Yi Xin's article was well-written and extremely well-researched, and actually came with 15 footnotes and two annexes worth of supporting data ( one annex coming in the form of an Excel spreadsheet with lots of facts and figures).
I'm just giving you the main article itself. It's too good to miss:
Friends and fellow Singaporeans,
I am writing this letter as a concerned citizen, unaffiliated to any political party, to persuade you to vote wisely on May 7. I was and remain motivated by the increasingly large gap between the rhetoric we hear and the reality which all of us feel as ordinary citizens.
PM Lee has said that these elections are about our future, and that we should judge the PAP MPs on their track record. Plenty of ink has been spilled on various issues, but I want to touch on just three subjects: housing, socio-economic inequality and the electoral system.
We have been reminded time and again that HDB flats are affordable, a claim which we can examine most simply by comparing income to price . From 2000-2010, median monthly household income of residents rose from SGD3,638 to SGD5,000 (a 37% increase), while the resale price index for HDB flats rose from 108.3 to 164.0 (a 52% increase). Examining the data more carefully, we find that from 2005-2010, median incomes increased by 30%, but the resale price index leapt by 62%, i.e. HDB prices rose twice as quickly as median incomes in the last 5 years. Claims of affordability and progress don’t hold up when our parents took less time, with less income, to buy an HDB flat.
I would be less concerned if rising prices were not buttressed by the economically illiterate policy of “asset enhancement”. When the ministers speak of “asset enhancement”, they conveniently neglect the fact that leased assets (such as HDB flats) are by definition depreciating assets . Now repeat to yourselves the phrase “depreciating asset enhancement” – does that sound like a sustainable policy? Many have said that there is an implicit promise to renew the leases (e.g. via SERS , where the new flats come with new 99-year leases), but that comes with a cost: either the Singapore Land Authority forgoes income (in their words, raiding the reserves), or HDB pays to extend the lease (in my understanding, robbing taxpayers) . This is textbook fiscal irresponsibility.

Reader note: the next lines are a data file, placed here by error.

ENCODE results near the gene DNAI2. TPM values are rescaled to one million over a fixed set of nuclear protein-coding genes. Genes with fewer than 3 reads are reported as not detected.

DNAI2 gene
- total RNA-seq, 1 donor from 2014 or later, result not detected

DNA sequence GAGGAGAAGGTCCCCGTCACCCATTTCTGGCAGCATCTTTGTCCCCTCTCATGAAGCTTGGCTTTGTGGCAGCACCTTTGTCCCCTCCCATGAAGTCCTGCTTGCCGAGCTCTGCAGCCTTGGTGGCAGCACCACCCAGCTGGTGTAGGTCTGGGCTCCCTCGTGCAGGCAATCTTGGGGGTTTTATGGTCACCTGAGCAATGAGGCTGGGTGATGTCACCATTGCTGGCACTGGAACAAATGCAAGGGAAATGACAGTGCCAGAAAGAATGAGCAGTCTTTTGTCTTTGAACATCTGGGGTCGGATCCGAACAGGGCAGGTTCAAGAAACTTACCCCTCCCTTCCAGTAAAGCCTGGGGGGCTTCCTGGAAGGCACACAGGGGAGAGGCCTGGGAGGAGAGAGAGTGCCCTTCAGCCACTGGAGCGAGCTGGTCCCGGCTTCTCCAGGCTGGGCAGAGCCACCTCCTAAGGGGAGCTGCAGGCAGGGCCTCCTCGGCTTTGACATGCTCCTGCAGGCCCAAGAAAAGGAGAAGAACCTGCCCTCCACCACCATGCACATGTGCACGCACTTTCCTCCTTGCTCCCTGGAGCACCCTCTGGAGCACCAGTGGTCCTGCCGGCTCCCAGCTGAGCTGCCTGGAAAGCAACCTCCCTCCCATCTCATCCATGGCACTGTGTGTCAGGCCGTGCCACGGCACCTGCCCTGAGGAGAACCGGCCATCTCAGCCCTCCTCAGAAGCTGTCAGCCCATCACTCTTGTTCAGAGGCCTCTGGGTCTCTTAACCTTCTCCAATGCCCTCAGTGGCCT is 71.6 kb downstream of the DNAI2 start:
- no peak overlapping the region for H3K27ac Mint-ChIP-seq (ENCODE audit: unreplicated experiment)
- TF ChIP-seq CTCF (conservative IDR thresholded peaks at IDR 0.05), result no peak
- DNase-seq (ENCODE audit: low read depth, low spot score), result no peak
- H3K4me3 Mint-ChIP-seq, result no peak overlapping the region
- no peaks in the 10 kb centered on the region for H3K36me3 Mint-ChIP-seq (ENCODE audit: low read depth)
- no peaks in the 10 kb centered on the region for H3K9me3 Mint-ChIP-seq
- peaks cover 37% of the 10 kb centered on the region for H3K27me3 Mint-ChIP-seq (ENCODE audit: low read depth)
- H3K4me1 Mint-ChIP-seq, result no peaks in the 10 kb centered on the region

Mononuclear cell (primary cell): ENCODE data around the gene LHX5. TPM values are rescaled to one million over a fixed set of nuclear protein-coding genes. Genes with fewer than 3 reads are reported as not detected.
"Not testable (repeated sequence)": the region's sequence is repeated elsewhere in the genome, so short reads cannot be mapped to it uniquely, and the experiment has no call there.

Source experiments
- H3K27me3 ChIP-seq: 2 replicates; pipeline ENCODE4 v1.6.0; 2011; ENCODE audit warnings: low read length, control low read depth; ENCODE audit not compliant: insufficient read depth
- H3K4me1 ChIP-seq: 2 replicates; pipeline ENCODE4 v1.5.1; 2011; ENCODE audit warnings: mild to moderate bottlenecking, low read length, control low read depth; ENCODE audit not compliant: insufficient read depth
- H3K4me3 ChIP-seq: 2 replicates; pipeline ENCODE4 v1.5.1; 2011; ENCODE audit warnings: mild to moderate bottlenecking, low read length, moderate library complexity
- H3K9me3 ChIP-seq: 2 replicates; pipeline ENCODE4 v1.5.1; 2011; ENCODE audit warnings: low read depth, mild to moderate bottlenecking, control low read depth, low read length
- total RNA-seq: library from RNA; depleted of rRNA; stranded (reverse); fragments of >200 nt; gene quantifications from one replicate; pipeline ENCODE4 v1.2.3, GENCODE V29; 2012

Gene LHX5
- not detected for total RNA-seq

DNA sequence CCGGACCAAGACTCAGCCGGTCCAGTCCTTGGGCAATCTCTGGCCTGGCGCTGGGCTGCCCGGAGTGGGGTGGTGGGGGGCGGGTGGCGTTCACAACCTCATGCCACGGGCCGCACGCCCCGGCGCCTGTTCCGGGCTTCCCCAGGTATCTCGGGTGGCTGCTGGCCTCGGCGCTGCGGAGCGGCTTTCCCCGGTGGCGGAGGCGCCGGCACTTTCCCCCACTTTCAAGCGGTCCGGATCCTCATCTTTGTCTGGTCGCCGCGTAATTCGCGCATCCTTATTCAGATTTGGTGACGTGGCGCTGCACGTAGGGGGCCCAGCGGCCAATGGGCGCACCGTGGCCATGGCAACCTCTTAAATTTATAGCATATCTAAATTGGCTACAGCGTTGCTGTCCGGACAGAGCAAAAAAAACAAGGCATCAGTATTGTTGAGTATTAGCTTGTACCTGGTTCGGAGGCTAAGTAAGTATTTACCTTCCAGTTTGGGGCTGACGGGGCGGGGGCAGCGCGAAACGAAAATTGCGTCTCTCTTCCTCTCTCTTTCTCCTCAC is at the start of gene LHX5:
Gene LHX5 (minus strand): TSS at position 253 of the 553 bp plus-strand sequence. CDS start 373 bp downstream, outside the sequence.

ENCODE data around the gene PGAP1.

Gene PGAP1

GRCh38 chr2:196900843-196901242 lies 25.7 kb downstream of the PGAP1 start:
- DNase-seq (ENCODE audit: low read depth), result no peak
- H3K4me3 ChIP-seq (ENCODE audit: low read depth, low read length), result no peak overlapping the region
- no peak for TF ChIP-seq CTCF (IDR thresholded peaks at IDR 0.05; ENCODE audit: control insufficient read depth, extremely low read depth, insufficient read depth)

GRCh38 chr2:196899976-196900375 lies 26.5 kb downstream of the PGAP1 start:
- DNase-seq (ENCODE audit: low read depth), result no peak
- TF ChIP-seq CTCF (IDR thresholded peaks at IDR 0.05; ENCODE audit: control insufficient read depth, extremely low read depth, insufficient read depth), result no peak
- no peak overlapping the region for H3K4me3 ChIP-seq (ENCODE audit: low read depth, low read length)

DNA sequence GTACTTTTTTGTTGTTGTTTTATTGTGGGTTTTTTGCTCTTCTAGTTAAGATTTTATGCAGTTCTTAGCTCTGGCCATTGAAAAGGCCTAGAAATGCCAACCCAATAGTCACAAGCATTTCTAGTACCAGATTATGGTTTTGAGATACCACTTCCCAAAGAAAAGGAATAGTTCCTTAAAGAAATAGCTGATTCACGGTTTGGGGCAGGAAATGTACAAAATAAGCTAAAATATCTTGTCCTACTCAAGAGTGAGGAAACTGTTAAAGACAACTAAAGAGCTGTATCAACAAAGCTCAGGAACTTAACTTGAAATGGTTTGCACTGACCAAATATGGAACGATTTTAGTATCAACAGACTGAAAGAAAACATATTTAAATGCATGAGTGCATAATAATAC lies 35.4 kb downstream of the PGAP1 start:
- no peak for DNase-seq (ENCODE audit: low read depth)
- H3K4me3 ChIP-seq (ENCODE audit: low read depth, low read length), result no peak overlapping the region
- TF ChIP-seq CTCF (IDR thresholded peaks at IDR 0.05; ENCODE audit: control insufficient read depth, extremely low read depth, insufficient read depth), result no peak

Socio-economic equality is important – the PAP has highlighted that with its last three election manifestos: “A people united – secure future, better life” (2001), “Staying together, moving ahead” (2006), and “Securing our future together” (2011). The statistics make for grimmer reading than taglines: the Gini coefficient , a measure of inequality, rose from .430 in 2000 to .452 in 2010 . The top 10% of households now earn close to 17 times what the bottom 10% do . More tellingly, the average real income of the bottom 10% of employed households dropped by 6.6% from 2000 to 2010, which indicates that we are leaving our weakest and poorest ever further behind.
This trend is unlikely to change, because our policy-makers are not incentivised to do so, no matter what the manifestos proclaim. Their base pay is determined formulaically by referencing it to a benchmark of the top earners across six professions . Their bonuses are pegged to absolute GDP growth and boosted by a discretionary component, presumably based on a subjective performance evaluation by the Prime Minister. Simply put, our Cabinet is paid more when the best-paid earn even more, when absolute (not per capita) GDP grows, and when they are judged favourably by their own peers. That does not strike me as a pay package which attracts those who truly wish to serve, nor motivates them (once elected) to listen to and speak up for the faintest voices in society.
In 2006, just over 1.1 million citizens cast valid votes for 47 contested seats . A PAP candidate was elected for every 16,625 PAP voters; the 375,143 votes cast for opposition candidates saw only two representatives returned to Parliament . While the British first-past-the-post (FPTP) system does lead to such outcomes , our unique, winner-takes-all GRC system has skewed it even further. This year, it is conceivable that as many as 85,000 voters will vote for the opposition in a single GRC, only to see 6 PAP MPs elected to Parliament .
The GRC system does not just mute a larger number of voices, but it also forces difficult choices on voters, who need to assess the entire slate of candidates. The contest in Aljunied GRC has thrown this into stark relief: is a single excellent candidate enough reason to vote in four others of hugely varying quality? What if one of the other candidates is rotten to the core? What if the excellent candidate passes away or steps down before the next General Elections ?
‘Cooling-off day’ is supposed to be a time to reflect, to help us make rational choices at the ballot box. The PAP’s track record and self-engineered compensation scheme leaves me with little doubt about the direction it will take our country towards should it even receive a shadow of a mandate. The electoral system tilts the results in their favour before a single vote has been cast.
I ask you, friends and fellow citizens, to vote wisely this Saturday: not for the PAP, but for Singapore and Singaporeans.
A friend and fellow Singaporean,
Ong Yi Xin